Why Surface Preparation
The most important part of applying any coating system is preparation of the underlying substrate. If the surface preparation is poor then the performance of the coating is adversely affected in both performance and lifespan.
There are two reasons for surface preparation:
1. To ensure the surface is clean of oil, grease, paint or any kind of dirt that may adversely affect the bond between the coating and the substrate.
2. To provide a surface that will assist coating to bond better and thus last longer and be harder to remove.
Surface contaminants interfere with the mechanical bond between the coating and the surface either by preventing penetration or providing a layer between the adhesion and the substrate which is has a weaker bond and thus the coating will be compromised
Initial surface cleaning may be via a pressurised system that will remove any previous coatings and visible contaminants either by washing them away or blasting them from the surface with abrasion. For newly prepared surface it may take the form of a chemical solvent which will remove any non-visible contaminants that may be forming a film over a raw surface.
To assist the bond of a coating and a surface the surface must have a microscopic anchor pattern. Ultra smooth surfaces like glass do not bond well with coatings because the surface area of the bond is flat and thus can be sheared away easily. A saw-tooth pattern on the surface makes a much stronger bond with a coating as the coating seeps into the gaps anchoring the coating against shearing away from the surface.
Abrasive Blasting of Steel Structures
Abrasive blasting is an effective means of both removing surface contaminants like paint, protective coatings and rust and creating a roughened surface that will adhere well to new coatings.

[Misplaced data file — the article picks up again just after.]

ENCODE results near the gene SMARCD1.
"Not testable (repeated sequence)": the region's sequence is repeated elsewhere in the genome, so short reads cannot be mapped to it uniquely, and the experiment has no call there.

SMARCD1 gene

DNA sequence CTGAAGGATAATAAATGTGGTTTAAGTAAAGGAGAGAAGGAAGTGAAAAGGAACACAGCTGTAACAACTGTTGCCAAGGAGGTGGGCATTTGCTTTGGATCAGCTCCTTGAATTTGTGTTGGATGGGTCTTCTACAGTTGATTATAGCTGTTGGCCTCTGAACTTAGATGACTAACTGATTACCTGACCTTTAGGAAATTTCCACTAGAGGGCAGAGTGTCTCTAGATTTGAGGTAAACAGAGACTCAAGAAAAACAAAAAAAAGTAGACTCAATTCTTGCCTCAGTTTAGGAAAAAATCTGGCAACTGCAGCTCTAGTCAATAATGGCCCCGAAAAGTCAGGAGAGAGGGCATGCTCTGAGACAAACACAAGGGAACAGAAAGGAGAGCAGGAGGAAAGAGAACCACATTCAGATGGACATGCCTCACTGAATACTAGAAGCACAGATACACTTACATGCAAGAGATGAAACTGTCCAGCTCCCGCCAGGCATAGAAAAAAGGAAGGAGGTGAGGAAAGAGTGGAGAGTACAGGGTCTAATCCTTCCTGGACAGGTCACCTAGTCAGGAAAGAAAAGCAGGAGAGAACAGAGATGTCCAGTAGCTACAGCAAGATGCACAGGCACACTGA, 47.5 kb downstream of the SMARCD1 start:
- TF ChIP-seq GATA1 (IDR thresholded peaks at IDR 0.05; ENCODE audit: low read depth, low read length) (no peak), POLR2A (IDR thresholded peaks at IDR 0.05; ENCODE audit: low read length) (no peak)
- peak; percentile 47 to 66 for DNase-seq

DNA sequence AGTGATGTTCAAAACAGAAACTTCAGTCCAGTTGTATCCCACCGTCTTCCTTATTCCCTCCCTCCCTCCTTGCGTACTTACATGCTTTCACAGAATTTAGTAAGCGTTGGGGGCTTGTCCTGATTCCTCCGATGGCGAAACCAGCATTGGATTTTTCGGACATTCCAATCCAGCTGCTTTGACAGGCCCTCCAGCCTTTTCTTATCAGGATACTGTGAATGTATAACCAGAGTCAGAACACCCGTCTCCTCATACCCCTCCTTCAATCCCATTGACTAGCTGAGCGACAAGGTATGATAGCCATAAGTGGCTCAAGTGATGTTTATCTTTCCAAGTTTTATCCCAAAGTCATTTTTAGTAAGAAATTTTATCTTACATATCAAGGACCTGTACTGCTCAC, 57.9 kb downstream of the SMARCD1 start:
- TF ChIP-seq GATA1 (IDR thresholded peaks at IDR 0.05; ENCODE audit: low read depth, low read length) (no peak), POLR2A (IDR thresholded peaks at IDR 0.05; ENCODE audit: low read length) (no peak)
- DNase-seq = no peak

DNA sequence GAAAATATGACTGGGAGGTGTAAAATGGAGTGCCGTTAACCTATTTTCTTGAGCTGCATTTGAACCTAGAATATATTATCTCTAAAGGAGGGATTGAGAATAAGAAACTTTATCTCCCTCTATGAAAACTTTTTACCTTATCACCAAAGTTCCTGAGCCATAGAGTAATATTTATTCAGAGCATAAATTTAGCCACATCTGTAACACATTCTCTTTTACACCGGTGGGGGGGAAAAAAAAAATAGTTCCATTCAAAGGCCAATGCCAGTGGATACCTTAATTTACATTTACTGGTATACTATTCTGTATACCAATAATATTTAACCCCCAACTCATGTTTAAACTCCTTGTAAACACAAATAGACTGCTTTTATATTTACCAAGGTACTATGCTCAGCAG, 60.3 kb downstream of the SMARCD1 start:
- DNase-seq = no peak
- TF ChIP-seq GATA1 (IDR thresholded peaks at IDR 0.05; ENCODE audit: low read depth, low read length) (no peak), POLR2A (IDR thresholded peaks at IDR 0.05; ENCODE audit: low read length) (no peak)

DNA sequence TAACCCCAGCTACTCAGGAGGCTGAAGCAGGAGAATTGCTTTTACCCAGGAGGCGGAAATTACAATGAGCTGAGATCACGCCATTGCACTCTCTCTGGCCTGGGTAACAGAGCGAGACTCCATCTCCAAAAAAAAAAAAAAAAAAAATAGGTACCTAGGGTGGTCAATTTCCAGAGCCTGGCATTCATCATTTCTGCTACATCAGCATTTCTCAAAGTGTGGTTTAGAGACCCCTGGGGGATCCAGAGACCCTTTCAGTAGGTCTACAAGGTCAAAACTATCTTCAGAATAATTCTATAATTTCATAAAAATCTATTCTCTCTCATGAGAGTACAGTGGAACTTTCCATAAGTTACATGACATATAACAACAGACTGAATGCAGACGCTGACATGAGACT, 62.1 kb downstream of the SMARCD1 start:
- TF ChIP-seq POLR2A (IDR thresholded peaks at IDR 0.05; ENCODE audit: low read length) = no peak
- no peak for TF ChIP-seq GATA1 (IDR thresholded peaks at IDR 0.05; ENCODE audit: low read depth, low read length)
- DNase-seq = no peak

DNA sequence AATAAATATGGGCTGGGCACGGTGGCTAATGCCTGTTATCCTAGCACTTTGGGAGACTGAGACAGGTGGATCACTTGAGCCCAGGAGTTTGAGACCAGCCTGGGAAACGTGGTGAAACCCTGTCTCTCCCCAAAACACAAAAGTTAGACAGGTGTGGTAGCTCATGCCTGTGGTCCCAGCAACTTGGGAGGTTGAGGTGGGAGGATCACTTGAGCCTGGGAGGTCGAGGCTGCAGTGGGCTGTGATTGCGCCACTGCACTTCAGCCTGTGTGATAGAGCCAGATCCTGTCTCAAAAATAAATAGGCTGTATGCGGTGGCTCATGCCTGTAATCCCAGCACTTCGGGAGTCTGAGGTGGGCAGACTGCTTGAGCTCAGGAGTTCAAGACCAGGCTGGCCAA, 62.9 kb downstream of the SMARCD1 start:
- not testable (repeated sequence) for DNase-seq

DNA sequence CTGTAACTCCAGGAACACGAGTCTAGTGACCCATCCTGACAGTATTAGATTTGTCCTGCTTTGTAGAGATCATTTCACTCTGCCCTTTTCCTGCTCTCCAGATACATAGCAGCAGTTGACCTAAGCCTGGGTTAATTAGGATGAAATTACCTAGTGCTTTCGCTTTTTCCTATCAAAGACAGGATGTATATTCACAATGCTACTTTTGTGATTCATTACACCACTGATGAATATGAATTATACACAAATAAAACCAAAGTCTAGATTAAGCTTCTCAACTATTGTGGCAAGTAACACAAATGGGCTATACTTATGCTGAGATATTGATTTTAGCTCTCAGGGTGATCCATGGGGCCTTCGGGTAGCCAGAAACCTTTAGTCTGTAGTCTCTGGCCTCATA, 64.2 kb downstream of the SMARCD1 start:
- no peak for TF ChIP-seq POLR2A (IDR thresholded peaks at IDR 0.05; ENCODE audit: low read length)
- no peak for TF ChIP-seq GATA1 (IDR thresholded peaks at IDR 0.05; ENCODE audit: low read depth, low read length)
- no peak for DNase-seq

Abrasive blasting is mechanical cleaning by continuous impact of abrasive particles at high-velocity against steel. There are various grades of abrasive blasting defined by standards which are required depending on specification for use. These specification cover both the cleanliness and the depth of the anchor profile.
The standard grades of cleanliness for abrasive blast cleaning in accordance with ISO 8501-1 are:
- Sa 1 – Light blast cleaning
- Sa 2 – Thorough blast cleaning
- Sa 2½ – Very thorough blast cleaning
- Sa 3 – Blast cleaning to visually clean steel
Specifications for bridge steel work usually require either Sa 2½ or Sa 3 grades.
There are a wide range of potential abrasive materials from aluminium oxide to steel shot and grit. These can be used to rejuvenate the steel by removing any rust, scale and dirt and bring the metal back to bare metal state to facilitate the better adherence of a protective coating.
At connections that are welded, the key components in ensuring the effectiveness of the coating system are the effectiveness of the protection before final coating. The areas local to welds are typically hidden, to prevent them being coated. The masking stays in place until the joint is welded; this isn’t an ideal form of protection if there is prolonged exposure before welding.
After welding, it’s essential that the joint surfaces, like the weld itself, are prepared to the specified standard of cleanliness and profile. Due to the pollution that occurs in the welding flux, particular attention must be paid to cleaning off all deposits.
Rough profiles, badly formed start-stop, sharp undercut and other defects including adherent weld spatter, should be removed by careful grinding. Particular focus must be paid to the blast because weld metal is harder cleaned profile and onsite blast cleaning is more difficult than shop blasting.
For more information on surface preparation see http://www.steelconstruction.info/Surface_preparation